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Folklaw: 26 January 2007

Folklaw: 26 January 2007

Bulky burglar dies inside cooling ductA US man died after becoming wedged inside the ventilation system of a store he was trying to break into.Kenneth Ellingson, 37, of Missoula, weighing in at…

Bulky burglar dies inside cooling duct

A US man died after becoming wedged inside the ventilation system of a store he was trying to break into.

Kenneth Ellingson, 37, of Missoula, weighing in at a substantial 127kgs, was trying to rob a craft and hobby store when he became stuck. According to the county coroner, the cause of death was attributed to positional asphyxiation.

The store’s owner rang the police after arriving in the morning and finding the power and phone lines had been cut.

“In the course of looking into what happened, officers found the phone lines had been cut and the power to the building had been tampered with,” police spokesman Lt Mike Brady said.

“They also found a ladder leaning against the back of the business and used it to get access to the roof.”

On the roof they found Ellingson’s legs hanging out of the cooling duct. The would-be-thief had become caught in an L-shaped section of the duct, before succumbing to asphyxiation.

Man leaves money to strangers

Sometimes a helping hand comes from the most unexpected sources.

Several Portuguese residents were delighted to find themselves unwittingly added to the last will and testament of Luis da Camara, a man they had never met in their lives.

Da Damara, who passed away at the age of 42, had plucked 70 random names out of the phone book and elected them his only beneficiaries. Between them, the strangers shared two houses, a car and 25,824 euros ($42,675), which left each person with approximately $15,058. The deceased man reportedly had no family.

“At first I thought it was a hoax, but I need the money and I am very grateful to him,” said one of the lucky 70, Helena Suares.

Quotes of the Week

“He’s being used as a monkey in a cage for people to come to stare at.”

Major Michael Mori on David Hicks, Sydney Morning Herald

“They haven’t rung us to experience our iconic ride, unfortunately. Their loss.”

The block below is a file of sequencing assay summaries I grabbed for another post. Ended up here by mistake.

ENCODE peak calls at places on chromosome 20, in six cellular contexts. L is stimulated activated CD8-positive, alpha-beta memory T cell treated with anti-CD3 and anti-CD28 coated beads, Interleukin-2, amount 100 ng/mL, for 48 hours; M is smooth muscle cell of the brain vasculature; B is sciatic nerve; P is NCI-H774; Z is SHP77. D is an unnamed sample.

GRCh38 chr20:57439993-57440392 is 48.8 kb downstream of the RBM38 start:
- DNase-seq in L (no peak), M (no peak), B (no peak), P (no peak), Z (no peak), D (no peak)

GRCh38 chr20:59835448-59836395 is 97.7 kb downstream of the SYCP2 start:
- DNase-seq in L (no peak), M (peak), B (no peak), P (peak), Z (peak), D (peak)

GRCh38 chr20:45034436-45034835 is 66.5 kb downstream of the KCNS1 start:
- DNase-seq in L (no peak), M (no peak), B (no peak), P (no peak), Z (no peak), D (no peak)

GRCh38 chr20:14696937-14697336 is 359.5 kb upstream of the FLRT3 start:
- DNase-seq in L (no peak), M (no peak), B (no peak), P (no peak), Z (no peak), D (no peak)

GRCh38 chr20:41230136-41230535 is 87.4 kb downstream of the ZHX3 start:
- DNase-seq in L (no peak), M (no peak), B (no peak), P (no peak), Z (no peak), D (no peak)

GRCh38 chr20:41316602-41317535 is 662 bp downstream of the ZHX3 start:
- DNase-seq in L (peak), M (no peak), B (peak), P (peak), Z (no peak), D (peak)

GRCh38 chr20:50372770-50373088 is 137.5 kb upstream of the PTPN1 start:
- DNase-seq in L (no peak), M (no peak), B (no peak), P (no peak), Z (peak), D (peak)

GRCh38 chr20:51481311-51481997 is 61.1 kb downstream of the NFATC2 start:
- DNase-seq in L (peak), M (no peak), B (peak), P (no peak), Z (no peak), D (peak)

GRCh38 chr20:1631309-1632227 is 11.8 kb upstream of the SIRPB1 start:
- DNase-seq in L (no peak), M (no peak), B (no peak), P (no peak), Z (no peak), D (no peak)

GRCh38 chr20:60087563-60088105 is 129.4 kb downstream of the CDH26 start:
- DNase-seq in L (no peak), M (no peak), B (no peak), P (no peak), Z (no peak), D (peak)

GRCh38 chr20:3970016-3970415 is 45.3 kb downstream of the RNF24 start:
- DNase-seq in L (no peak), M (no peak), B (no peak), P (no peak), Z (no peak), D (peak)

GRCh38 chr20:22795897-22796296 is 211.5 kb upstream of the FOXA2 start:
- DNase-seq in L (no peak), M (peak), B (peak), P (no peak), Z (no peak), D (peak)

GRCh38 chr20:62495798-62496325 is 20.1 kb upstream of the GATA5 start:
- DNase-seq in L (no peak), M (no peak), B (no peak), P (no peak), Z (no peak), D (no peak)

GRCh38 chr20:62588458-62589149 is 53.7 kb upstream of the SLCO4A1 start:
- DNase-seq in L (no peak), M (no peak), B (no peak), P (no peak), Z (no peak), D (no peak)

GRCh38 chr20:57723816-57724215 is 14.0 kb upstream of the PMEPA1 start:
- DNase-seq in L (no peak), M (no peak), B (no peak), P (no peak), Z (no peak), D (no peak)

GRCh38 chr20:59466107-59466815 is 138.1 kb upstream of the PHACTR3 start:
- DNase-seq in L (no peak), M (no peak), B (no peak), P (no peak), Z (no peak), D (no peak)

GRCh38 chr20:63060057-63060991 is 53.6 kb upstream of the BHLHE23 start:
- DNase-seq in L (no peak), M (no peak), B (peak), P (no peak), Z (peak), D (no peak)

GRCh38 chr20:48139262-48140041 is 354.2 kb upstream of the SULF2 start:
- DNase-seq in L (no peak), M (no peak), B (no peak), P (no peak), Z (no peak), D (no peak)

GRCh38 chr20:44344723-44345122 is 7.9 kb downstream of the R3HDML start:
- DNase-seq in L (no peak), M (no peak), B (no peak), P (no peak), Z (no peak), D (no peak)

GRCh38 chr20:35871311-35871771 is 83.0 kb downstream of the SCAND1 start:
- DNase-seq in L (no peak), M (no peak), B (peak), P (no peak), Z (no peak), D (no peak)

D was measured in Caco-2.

Jo Craven, from Red Sun Camels’ in Broome, speaking of John and Jeanette Howard’s lack of interest in his camel ride business, The Australian

Competition

Win one of the many hilarious legally-themed prizes Lawyers Weekly will be giving out from CarbolicSmokeBall.com by sending us your funny or amazing tales of life inside a law firm. Send your email to This email address is being protected from spambots. You need JavaScript enabled to view it., anonymous or otherwise, including your postal address. The best tale will be published in Folklaw and prizes will be awarded on a monthly basis.

One-armed bandit gambles freedom

Some people just don’t learn. A one-armed Bulgarian man has been sent to jail for the 17th time for attempting to break into a car.

Rumen Dimitrov, 50, had 16 other convictions behind him when he tried to force the door on a Mercedes in the capital of Sofia.

His life of crime dates back to 1973, and it seems he has grown no wiser for his many years of experience. Phone calls from witnesses who had seen an armless man bust his way into a parked car were immediately recognised by police as the work of Dimitrov.

“We knew it was him the moment we got descriptions from people who said they had seen a one-armed man trying to get into the car,” said a police spokesperson.

“He’s probably Bulgaria’s worst criminal.”

Dr Dolittle or Do Time?

A man with a zoo in his suitcase was fined after trying to smuggle 54 threatened animals through Hong Kong airport. Inside his luggage were 6 snakes, 11 flying squirrels, 46 turtles and tortoises and a crocodile.

The individual was allegedly trying to smuggle the creatures from Thailand into China, according to Hong Kong’s Agriculture, Fisheries and Conservation Department. He was fined HK$16,000 ($2,620.50), charged with the illegal importation of animals and given a six-month suspended sentence.

Folklaw is relieved to note that none of the animals were harmed in the incident.

UK man takes a leak

It is not uncommon for a man, after more than a few ales, to turn his mind to the ancient art of souveniring. I have to admit that on occasion, in my early drinking days, I myself “borrowed” mementos from bars, whether they were empty schooner glasses or ash trays. A few months working behind the bar showed many more examples of the wondrous pastime of drunken thievery.

But I was never so clear-thinking as to think of stealing a urinal, as a man in Hampshire, UK, did recently.

The publican of the Royal Oak in Southampton, Alan Dreja, was said to have been amazed to find one of the urinals missing from the men’s room. But a quick look at CCTV footage soon revealed a 42-year-old, unnamed individual carrying it out the front door.

The thief apparently had a change of heart though, and later returned the toilet to its rightful home.

But the real crime came in the form of the publican’s response, as quoted by the BBC: “The publicity which surrounded the theft seems to have flushed him out”.

Like this story? Read more:

QLS condemns actions of disgraced lawyer as ‘stain on the profession’

NSW proposes big justice reforms to target risk of reoffending

The legal budget breakdown 2017

Folklaw: 26 January 2007
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